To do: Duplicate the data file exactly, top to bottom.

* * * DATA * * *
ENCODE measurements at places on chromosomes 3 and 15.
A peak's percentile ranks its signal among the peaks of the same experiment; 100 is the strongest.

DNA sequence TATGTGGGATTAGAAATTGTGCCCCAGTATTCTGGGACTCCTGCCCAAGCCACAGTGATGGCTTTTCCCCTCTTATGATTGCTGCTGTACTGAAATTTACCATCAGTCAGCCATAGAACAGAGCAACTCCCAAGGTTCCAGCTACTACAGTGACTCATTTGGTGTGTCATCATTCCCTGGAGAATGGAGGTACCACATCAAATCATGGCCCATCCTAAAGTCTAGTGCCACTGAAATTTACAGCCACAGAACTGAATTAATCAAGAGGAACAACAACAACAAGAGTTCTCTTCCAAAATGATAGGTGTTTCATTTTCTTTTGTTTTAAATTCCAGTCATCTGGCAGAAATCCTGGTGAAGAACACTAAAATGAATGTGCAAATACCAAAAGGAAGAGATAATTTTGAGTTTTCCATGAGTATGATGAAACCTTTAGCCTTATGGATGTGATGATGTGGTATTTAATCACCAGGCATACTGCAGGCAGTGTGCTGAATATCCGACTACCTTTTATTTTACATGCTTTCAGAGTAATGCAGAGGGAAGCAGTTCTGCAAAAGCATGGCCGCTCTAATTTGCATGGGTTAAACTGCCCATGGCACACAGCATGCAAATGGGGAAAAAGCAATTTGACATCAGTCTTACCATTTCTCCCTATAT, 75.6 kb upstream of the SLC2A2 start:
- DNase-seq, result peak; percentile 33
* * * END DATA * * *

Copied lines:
ENCODE measurements at places on chromosomes 3 and 15.
A peak's percentile ranks its signal among the peaks of the same experiment; 100 is the strongest.

DNA sequence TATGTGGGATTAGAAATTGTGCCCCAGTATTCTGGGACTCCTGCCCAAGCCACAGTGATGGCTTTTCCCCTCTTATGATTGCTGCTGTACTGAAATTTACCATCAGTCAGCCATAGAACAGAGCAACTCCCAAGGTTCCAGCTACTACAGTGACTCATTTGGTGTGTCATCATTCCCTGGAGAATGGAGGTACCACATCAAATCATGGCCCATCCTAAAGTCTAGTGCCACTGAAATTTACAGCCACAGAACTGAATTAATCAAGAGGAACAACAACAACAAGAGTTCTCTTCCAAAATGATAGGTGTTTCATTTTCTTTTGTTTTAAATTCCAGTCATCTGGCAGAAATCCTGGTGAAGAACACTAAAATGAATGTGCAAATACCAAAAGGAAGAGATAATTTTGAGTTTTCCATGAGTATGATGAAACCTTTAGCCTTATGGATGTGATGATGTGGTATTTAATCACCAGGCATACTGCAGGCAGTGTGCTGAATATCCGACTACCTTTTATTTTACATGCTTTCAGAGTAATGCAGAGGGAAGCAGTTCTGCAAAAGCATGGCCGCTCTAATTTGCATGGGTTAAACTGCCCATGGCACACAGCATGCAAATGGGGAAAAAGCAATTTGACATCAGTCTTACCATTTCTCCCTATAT, 75.6 kb upstream of the SLC2A2 start:
- DNase-seq, result peak; percentile 33